Archive for the ‘derry’ Tag

John Hume – Respect

John Hume 1971 derry

At a civil rights march in Derry 1971

“Difference is of the essence of humanity. Difference is an accident of birth and it should therefore never be the source of hatred or conflict. The answer to difference is to respect it. Therein lies a most fundamental principle of peace – respect for diversity.”

John Hume – Nobel Peace Prize Lecture 1998


john hume

MP for Foyle & Leader of the SDLP

Coincidence No. 776 – Snowdrops

This one I’m writing in the porte-cochère of Beech Hill House, Derry.

I am out for a morning jog and I stop to take this picture of early snowdrops.

As I crouch down I hear in my earbuds this from Kermode & Mayo’s film podcast: “Dear Timely Snowdrop and Early Daffodil” – the coincidence of “snowdrop” and clicking the shutter is exact. They go on to talk about “coincidences (or are they?)”

Note 1: I got married at Beech Hill

Note 2: I was at school with Mark Kermode and Jason Isaacs

Note 3: Hallo, Jason Isaacs

Note 4: Beech Hill was Base One Europe, the first US base on the continent for WW2 – tinkety-tonk and down with the Nazis

Gilt Trip (Days 6-8)

As foreseen, Day 6 was a reading day since I was on the move, heading over to Derry (currently the UK’s first City of Culture so at least some degree of appropriateness for a budding author) to speak at CultureTech. Focused on the Advertising chapter, reading through a couple of Paul Arden’s short books to get a feel for the man from that perspective. I ploughed through a creativity title, It’s Not How Good You Are, It’s How Good You Want To Be (2003), intriguingly billed by Art publisher Phaidon as “The World’s Best-selling Book”. Always thought that was a close race between the equally preposterous The Bible and The Da Vinci Code. On the subject of which, I then had a go at 2007’s God Explained in a Taxi Ride.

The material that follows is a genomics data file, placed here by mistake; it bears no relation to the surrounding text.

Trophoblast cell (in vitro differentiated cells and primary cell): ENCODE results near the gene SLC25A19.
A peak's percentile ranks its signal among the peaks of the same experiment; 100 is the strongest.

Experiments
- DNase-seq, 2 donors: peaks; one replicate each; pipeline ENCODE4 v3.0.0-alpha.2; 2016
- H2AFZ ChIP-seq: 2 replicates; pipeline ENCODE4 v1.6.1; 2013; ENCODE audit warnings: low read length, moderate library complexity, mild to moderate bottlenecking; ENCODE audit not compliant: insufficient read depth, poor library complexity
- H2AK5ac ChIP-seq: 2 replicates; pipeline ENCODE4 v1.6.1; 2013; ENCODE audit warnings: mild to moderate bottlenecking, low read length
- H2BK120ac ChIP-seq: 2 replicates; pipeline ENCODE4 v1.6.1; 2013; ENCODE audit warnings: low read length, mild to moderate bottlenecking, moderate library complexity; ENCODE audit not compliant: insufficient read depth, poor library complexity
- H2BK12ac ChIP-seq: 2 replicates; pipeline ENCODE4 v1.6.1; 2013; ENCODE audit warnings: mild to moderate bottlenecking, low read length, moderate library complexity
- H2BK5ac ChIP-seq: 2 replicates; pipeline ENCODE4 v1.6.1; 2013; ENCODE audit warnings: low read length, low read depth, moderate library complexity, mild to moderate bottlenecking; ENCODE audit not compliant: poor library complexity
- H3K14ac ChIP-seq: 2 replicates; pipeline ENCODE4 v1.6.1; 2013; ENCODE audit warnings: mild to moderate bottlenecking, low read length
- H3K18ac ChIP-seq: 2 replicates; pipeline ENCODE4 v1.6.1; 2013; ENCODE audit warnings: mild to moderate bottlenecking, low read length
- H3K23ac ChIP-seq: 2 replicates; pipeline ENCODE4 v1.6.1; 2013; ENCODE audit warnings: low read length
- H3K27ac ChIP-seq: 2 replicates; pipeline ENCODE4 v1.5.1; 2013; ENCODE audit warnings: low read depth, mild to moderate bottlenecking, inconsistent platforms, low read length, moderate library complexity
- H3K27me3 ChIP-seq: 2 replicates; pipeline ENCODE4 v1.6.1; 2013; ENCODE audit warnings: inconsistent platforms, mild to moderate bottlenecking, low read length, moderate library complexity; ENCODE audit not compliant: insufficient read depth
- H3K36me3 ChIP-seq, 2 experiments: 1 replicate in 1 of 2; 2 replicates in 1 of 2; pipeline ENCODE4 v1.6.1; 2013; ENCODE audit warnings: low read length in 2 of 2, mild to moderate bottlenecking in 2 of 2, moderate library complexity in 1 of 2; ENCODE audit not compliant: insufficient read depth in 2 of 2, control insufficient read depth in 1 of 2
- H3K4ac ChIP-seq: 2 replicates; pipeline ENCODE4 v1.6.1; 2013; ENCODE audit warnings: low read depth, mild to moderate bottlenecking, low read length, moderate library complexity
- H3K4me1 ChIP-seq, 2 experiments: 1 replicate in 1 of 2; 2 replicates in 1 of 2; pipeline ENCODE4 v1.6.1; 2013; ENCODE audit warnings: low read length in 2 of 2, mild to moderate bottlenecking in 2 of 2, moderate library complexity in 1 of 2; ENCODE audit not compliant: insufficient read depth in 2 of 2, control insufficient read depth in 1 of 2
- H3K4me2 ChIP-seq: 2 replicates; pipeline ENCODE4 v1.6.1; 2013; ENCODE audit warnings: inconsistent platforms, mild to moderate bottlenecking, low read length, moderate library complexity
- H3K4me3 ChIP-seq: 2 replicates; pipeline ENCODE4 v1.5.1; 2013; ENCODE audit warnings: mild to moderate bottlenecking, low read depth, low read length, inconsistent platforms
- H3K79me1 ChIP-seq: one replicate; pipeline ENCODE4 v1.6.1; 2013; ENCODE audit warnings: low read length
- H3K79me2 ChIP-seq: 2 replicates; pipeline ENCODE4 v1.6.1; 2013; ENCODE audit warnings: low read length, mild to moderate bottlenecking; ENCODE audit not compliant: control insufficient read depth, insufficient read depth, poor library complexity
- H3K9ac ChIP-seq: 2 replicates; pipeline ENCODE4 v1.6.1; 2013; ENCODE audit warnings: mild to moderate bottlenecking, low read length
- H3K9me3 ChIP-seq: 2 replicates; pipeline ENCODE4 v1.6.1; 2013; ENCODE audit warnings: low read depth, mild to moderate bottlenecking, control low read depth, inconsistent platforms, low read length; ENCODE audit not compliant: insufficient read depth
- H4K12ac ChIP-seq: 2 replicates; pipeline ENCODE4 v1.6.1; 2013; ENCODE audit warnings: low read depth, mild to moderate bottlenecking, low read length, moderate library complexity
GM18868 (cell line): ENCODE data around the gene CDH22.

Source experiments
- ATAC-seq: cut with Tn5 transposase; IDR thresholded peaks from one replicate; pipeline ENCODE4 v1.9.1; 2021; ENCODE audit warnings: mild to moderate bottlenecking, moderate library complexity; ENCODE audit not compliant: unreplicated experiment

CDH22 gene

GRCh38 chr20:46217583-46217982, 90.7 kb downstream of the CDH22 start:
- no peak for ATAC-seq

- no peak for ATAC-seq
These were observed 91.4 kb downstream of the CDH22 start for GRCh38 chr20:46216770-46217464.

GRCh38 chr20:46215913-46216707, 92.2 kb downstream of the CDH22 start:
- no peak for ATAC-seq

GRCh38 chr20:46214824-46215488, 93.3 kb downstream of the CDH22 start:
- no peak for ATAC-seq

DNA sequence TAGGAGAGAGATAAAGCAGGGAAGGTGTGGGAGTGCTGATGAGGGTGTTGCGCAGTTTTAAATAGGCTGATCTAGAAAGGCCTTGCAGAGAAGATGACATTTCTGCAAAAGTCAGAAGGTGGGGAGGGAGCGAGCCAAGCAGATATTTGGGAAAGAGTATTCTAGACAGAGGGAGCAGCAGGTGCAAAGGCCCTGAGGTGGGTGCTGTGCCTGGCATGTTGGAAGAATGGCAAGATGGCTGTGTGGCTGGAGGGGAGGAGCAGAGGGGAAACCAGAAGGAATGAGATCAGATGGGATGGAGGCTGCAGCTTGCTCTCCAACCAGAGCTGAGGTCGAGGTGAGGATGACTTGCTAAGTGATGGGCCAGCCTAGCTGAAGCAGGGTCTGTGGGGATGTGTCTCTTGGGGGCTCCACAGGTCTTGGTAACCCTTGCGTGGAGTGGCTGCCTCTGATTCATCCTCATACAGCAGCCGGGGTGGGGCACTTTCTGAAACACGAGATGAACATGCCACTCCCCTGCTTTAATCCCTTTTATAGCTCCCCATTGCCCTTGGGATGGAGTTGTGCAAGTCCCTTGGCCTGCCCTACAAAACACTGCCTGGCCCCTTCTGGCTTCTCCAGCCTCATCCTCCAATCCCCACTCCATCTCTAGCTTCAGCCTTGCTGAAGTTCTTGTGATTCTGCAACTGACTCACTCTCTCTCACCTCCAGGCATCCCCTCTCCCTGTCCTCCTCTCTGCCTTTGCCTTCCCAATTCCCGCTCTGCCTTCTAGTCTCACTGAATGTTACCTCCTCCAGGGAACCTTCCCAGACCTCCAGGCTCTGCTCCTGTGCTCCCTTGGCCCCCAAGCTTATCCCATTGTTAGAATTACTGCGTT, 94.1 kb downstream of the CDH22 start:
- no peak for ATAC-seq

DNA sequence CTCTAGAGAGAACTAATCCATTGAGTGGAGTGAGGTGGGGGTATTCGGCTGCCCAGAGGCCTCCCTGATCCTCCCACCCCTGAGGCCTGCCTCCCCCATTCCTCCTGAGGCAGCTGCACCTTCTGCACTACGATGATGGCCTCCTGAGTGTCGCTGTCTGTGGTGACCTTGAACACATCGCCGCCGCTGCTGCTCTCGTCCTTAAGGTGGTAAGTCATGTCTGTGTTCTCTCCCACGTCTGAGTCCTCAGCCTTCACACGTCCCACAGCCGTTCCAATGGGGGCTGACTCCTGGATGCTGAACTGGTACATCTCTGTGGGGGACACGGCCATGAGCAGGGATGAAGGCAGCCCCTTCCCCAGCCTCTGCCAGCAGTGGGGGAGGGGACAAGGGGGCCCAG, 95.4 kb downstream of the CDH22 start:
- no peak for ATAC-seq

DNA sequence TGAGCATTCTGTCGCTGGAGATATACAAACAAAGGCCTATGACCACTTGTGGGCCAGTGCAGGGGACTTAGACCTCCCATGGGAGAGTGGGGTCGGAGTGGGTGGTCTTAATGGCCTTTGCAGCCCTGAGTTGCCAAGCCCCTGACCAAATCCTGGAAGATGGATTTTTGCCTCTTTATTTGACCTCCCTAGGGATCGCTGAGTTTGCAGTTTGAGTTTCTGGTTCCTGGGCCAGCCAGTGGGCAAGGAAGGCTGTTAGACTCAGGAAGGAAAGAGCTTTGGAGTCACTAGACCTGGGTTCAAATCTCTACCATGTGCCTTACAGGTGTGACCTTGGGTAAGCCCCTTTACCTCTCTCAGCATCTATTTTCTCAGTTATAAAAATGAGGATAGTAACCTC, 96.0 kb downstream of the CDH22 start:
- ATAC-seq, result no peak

an grianan ailigh

The next day was my birthday. My first 0 writing work day since beginning. Starting out from the much-loved Beech Hill, I did a speaking gig at The Playhouse theatre in Derry with Mina Dimintrova, Content Partnerships Manager from YouTube and a couple of smart Israelis in the soft- and hard-ware businesses (one who’s just sold his company to Samsung for plenty of millions of dollars). After that I walked round the city walls to the Verbal Arts Centre for lunch, signing Seamus Heaney’s condolences book while there. I popped into the Guildhall during the afternoon with my other half to look at the room where we were married – it has now been transformed from the council chamber as it was back then to an exhibition about the Plantation of Ulster. It is one of the best museum displays I’ve seen in a very long time, presenting a complex story through interactivity which was unforced and illuminating. From there  we walked over to the old shirt factory where we met the artist Rita Duffy, a collaborator of Heaney’s associate Paul Muldoon. Rita showed us around the shirt-themed exhibition and initiative she’s set up in the old factory with the help of producer Margot Harkin, producer of Hush a Bye Baby, an early Channel 4-backed film through the Derry Film Co-op.

The highlight of my non-work day and big birthday came next. We cabbed it out of the city to the ancient fort high on a hill to the West of Derry, just into Donegal. Grianan Ailigh is my favourite place in the world. It’s no accident I found myself up there at dusk on this special day (birthday also of John Martyn, Mick Talbot, Herbert Lom and DH Lawrence) with no strangers around – just with two old friends and my wife up on the walls drinking probably the first ever Kir Royales downed on the ancient circle of stone.